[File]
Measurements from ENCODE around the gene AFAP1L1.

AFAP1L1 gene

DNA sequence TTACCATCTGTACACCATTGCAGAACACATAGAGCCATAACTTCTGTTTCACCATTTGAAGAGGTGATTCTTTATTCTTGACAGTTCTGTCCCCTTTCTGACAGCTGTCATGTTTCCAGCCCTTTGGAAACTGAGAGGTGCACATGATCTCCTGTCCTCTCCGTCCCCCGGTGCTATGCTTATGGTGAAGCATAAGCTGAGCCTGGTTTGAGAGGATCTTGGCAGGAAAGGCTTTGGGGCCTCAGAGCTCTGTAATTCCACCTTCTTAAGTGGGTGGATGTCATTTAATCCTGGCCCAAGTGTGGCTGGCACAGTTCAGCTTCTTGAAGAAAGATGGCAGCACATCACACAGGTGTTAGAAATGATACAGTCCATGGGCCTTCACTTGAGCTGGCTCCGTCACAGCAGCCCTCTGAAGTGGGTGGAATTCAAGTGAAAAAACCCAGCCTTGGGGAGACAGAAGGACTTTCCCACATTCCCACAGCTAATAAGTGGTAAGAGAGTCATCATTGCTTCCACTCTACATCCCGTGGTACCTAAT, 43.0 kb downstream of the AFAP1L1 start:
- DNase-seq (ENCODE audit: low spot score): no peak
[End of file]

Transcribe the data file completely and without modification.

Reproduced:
Measurements from ENCODE around the gene AFAP1L1.

AFAP1L1 gene

DNA sequence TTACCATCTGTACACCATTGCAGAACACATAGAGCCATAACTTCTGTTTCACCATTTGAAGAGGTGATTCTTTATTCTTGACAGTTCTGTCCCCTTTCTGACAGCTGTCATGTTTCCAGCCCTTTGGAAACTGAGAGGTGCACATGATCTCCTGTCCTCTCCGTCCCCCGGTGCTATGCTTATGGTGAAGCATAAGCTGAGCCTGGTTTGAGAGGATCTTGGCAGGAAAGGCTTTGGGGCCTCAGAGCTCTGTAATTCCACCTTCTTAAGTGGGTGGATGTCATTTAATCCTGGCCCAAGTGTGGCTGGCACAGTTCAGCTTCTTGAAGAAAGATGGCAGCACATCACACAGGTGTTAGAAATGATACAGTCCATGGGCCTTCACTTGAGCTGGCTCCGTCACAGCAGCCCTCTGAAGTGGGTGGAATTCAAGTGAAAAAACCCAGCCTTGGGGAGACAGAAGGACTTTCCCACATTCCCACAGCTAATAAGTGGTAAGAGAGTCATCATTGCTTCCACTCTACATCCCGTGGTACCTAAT, 43.0 kb downstream of the AFAP1L1 start:
- DNase-seq (ENCODE audit: low spot score): no peak